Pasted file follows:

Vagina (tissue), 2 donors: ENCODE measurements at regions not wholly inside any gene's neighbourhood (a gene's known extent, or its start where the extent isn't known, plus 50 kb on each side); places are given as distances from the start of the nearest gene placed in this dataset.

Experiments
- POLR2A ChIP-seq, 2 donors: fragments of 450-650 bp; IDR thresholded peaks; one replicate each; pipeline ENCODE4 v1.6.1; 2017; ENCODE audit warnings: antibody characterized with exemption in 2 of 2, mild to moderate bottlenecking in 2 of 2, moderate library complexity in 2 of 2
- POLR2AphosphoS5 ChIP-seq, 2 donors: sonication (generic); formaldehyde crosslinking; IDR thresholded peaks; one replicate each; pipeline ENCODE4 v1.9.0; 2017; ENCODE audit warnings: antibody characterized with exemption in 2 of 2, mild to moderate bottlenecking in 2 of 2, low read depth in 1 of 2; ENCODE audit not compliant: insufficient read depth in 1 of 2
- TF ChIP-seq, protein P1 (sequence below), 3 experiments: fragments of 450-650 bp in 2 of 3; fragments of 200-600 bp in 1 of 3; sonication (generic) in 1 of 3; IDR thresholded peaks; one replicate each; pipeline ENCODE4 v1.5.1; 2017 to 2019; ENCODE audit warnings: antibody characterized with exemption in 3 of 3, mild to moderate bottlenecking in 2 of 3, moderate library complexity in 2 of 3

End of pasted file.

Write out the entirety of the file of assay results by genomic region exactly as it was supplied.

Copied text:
Vagina (tissue), 2 donors: ENCODE measurements at regions not wholly inside any gene's neighbourhood (a gene's known extent, or its start where the extent isn't known, plus 50 kb on each side); places are given as distances from the start of the nearest gene placed in this dataset.

Experiments
- POLR2A ChIP-seq, 2 donors: fragments of 450-650 bp; IDR thresholded peaks; one replicate each; pipeline ENCODE4 v1.6.1; 2017; ENCODE audit warnings: antibody characterized with exemption in 2 of 2, mild to moderate bottlenecking in 2 of 2, moderate library complexity in 2 of 2
- POLR2AphosphoS5 ChIP-seq, 2 donors: sonication (generic); formaldehyde crosslinking; IDR thresholded peaks; one replicate each; pipeline ENCODE4 v1.9.0; 2017; ENCODE audit warnings: antibody characterized with exemption in 2 of 2, mild to moderate bottlenecking in 2 of 2, low read depth in 1 of 2; ENCODE audit not compliant: insufficient read depth in 1 of 2
- TF ChIP-seq, protein P1 (sequence below), 3 experiments: fragments of 450-650 bp in 2 of 3; fragments of 200-600 bp in 1 of 3; sonication (generic) in 1 of 3; IDR thresholded peaks; one replicate each; pipeline ENCODE4 v1.5.1; 2017 to 2019; ENCODE audit warnings: antibody characterized with exemption in 3 of 3, mild to moderate bottlenecking in 2 of 3, moderate library complexity in 2 of 3